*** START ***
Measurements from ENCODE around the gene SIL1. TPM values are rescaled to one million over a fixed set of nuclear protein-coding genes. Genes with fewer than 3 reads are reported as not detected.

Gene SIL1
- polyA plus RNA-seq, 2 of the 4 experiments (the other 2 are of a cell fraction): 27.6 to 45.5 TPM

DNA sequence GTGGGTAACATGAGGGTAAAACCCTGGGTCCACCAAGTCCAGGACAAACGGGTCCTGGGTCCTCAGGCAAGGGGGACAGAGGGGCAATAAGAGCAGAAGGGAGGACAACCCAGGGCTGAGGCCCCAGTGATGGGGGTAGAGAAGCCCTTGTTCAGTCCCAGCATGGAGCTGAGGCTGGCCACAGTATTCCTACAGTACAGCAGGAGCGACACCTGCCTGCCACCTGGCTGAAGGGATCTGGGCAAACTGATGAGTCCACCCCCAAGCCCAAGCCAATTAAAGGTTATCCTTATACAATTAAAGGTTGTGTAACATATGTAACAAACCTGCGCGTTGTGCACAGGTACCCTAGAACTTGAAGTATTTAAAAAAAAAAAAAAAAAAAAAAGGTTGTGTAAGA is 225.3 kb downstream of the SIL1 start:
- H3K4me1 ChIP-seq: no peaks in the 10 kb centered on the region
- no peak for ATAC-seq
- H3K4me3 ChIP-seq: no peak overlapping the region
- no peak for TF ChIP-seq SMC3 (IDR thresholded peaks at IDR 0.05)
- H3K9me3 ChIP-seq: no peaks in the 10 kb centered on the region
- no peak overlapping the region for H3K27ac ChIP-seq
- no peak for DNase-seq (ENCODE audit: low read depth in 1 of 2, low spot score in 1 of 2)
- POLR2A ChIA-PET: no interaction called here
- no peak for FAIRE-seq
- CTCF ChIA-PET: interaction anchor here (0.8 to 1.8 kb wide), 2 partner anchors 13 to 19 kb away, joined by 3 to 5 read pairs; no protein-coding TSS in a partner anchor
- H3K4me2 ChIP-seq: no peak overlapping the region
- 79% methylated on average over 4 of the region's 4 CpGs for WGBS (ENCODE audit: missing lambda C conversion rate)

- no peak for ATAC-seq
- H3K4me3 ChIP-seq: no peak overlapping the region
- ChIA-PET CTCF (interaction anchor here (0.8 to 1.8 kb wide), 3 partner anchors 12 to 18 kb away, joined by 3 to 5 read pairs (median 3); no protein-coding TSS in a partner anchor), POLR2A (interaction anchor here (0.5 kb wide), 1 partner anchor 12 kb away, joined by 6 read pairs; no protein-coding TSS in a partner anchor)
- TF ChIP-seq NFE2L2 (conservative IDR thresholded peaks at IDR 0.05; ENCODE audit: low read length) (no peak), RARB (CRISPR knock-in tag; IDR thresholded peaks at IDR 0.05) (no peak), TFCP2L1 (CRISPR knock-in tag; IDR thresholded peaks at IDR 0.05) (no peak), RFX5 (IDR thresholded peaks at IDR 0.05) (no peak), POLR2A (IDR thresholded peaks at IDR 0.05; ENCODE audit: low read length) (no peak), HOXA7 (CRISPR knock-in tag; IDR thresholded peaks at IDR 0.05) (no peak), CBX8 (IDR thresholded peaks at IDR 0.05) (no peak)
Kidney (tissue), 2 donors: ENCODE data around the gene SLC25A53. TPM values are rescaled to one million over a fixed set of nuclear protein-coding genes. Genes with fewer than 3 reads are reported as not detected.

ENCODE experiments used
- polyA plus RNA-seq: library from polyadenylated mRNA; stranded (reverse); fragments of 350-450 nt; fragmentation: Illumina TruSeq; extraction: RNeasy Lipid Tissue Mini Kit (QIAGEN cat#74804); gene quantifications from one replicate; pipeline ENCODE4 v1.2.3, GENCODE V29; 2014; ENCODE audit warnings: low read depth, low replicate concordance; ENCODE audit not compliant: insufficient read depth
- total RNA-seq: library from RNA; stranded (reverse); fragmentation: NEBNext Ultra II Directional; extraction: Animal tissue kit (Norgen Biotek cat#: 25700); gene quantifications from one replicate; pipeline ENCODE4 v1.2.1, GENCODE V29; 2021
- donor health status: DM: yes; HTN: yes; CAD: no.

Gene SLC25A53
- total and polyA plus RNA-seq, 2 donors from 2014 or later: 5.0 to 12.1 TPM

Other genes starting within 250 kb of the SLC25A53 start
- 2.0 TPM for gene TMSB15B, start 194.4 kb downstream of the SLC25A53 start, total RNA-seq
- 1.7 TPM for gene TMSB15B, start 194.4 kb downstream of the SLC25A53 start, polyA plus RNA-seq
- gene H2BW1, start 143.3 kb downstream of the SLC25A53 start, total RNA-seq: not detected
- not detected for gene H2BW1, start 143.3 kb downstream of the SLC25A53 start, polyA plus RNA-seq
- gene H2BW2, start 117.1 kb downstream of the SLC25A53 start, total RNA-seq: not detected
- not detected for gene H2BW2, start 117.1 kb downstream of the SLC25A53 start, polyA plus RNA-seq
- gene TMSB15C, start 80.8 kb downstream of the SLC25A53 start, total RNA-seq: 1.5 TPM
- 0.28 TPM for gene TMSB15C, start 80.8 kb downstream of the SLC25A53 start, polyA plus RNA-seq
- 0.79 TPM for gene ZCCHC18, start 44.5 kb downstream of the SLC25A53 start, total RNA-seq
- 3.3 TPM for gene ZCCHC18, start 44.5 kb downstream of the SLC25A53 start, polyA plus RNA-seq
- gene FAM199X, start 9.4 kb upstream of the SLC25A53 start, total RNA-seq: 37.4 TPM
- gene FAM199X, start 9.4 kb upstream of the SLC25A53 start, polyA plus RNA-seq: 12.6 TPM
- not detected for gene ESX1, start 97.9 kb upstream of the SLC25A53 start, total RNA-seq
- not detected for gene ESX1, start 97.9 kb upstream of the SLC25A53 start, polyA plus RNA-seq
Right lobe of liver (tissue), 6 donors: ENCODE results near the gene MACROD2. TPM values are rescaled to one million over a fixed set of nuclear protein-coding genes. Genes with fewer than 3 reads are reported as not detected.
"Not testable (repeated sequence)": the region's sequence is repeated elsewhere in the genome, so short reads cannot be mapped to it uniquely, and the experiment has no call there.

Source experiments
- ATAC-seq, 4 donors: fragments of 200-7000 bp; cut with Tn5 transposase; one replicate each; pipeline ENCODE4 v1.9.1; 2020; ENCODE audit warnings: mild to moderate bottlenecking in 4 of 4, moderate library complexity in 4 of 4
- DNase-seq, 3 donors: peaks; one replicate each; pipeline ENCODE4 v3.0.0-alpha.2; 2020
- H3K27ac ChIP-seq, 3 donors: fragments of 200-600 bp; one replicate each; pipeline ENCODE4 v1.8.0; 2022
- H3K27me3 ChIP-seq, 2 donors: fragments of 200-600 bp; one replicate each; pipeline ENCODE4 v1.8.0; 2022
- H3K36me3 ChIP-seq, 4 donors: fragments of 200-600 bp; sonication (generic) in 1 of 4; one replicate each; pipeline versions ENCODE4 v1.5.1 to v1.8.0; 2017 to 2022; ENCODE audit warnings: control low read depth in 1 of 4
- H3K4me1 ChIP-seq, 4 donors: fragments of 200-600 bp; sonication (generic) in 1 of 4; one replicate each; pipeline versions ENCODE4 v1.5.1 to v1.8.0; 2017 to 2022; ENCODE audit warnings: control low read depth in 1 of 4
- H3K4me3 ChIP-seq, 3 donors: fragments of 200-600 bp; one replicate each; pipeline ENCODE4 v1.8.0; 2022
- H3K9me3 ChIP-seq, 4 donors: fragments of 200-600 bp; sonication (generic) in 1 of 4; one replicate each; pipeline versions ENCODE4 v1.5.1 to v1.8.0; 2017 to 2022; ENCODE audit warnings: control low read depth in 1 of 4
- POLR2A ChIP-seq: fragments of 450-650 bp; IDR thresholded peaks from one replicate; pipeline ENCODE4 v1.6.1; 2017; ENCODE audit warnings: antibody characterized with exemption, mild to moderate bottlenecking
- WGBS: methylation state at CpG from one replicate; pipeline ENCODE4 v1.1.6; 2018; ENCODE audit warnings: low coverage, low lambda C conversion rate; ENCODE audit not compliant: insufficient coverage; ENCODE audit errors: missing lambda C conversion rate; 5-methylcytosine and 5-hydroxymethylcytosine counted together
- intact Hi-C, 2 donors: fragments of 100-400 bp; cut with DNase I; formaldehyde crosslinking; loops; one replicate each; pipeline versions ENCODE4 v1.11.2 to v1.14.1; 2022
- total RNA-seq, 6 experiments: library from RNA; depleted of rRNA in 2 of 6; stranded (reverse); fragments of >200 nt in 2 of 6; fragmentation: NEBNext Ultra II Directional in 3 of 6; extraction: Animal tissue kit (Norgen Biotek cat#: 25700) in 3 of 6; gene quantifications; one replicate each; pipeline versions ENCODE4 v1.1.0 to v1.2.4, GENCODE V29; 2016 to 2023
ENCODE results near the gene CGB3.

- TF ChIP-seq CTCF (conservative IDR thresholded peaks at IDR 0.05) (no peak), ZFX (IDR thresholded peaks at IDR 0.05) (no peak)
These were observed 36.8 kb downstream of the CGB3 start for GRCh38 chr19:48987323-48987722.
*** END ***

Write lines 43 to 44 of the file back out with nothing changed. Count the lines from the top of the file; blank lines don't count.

Right lobe of liver (tissue), 6 donors: ENCODE results near the gene MACROD2. TPM values are rescaled to one million over a fixed set of nuclear protein-coding genes. Genes with fewer than 3 reads are reported as not detected.
"Not testable (repeated sequence)": the region's sequence is repeated elsewhere in the genome, so short reads cannot be mapped to it uniquely, and the experiment has no call there.